In February 2020, the civilian unemployment rate for women age 20 and up was 3.1 percent, according to BLS data. For men, it was 3.2 percent. But by the end of April 2020, the unemployment rate for women had jumped to 15.5 percent, while for men it only jumped to 13.1 percent.

Two explanations for this discrepancy have emerged. First, women tend to outnumber men as the primary caregivers for children and elderly or ailing family members, leaving them more vulnerable to work disruptions when schools and child care centers shut down, when kids need homeschooling, or when relatives need care. Second, women are more highly concentrated in retail, leisure, and hospitality jobs, which were more heavily affected by pandemic-related closures, restrictions, and mandates.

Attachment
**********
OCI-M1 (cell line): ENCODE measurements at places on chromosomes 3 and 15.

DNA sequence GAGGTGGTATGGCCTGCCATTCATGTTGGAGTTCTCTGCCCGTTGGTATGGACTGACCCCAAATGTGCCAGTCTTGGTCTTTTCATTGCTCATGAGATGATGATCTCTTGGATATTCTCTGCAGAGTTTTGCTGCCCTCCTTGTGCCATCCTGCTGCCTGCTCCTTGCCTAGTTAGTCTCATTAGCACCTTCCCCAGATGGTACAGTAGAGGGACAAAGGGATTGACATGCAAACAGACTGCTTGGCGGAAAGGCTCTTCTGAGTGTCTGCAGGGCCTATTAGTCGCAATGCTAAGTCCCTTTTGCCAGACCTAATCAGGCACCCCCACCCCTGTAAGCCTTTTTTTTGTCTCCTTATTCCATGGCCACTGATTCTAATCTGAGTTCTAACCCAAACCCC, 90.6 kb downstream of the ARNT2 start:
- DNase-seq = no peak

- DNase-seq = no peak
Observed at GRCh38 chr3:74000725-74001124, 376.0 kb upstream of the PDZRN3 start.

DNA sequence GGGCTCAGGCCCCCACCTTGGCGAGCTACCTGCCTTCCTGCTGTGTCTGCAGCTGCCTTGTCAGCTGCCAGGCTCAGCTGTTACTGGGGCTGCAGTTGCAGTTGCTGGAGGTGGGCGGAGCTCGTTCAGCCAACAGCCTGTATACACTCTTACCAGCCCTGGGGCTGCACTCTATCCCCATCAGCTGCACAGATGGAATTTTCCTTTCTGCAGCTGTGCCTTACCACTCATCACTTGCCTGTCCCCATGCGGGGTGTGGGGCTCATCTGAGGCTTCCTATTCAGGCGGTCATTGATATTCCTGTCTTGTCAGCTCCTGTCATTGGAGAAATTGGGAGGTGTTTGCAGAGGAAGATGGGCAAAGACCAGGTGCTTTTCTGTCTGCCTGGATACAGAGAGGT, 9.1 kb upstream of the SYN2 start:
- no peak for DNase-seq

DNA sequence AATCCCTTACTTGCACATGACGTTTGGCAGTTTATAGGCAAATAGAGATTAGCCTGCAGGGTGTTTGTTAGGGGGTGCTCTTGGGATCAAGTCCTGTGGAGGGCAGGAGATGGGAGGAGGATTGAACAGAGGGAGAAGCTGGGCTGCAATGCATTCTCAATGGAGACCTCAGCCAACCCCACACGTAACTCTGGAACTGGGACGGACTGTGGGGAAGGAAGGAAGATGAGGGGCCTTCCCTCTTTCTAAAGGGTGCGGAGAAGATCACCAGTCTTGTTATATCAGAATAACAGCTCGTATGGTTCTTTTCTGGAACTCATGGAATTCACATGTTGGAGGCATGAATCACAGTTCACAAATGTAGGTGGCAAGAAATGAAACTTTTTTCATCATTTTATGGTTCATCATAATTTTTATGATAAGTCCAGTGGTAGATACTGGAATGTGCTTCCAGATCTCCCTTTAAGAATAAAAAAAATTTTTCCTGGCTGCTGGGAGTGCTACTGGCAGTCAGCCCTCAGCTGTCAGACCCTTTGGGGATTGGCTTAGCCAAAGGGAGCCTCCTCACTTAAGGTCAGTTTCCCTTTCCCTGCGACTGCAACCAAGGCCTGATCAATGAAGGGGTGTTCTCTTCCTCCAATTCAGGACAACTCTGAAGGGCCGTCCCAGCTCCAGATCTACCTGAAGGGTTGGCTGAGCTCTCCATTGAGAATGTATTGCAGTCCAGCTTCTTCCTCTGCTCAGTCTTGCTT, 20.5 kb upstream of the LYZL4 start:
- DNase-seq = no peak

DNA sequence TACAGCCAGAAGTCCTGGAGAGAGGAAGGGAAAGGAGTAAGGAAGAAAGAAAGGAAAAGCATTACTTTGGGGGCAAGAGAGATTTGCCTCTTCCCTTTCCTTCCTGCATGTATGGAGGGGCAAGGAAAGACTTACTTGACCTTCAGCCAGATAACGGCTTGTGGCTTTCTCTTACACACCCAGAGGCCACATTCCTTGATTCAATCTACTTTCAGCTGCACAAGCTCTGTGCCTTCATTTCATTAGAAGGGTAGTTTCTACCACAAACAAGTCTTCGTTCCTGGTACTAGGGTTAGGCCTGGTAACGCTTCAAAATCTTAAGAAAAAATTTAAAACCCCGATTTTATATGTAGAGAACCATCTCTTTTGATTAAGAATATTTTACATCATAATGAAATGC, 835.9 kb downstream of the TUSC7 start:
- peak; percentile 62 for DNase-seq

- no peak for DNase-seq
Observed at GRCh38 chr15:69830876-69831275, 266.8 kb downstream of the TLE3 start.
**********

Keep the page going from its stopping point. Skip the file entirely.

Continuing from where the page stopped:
While the first factor has gained the most attention, the second one may be the bigger culprit.

Labor force participation for women with children did indeed drop more than it did for men with children, "consistent with the theory that working mothers disproportionately took themselves out of the labor force to care for children who were no longer able to attend day care or school," noted Gallup. Yet "the drops among women without children and men without children are also sizable," which "suggests that factors other than child care have significantly influenced decisions to leave the workforce."

"Overall, these labor force patterns seem largely tied to occupational differences between women and men," according to Gallup's analysis of BLS data. "Occupations with a higher share of women have exhibited lower labor force participation rates and higher unemployment rates throughout the pandemic."

Either explanation suggests that—for both women and men—the drop is more likely short-term than long-term.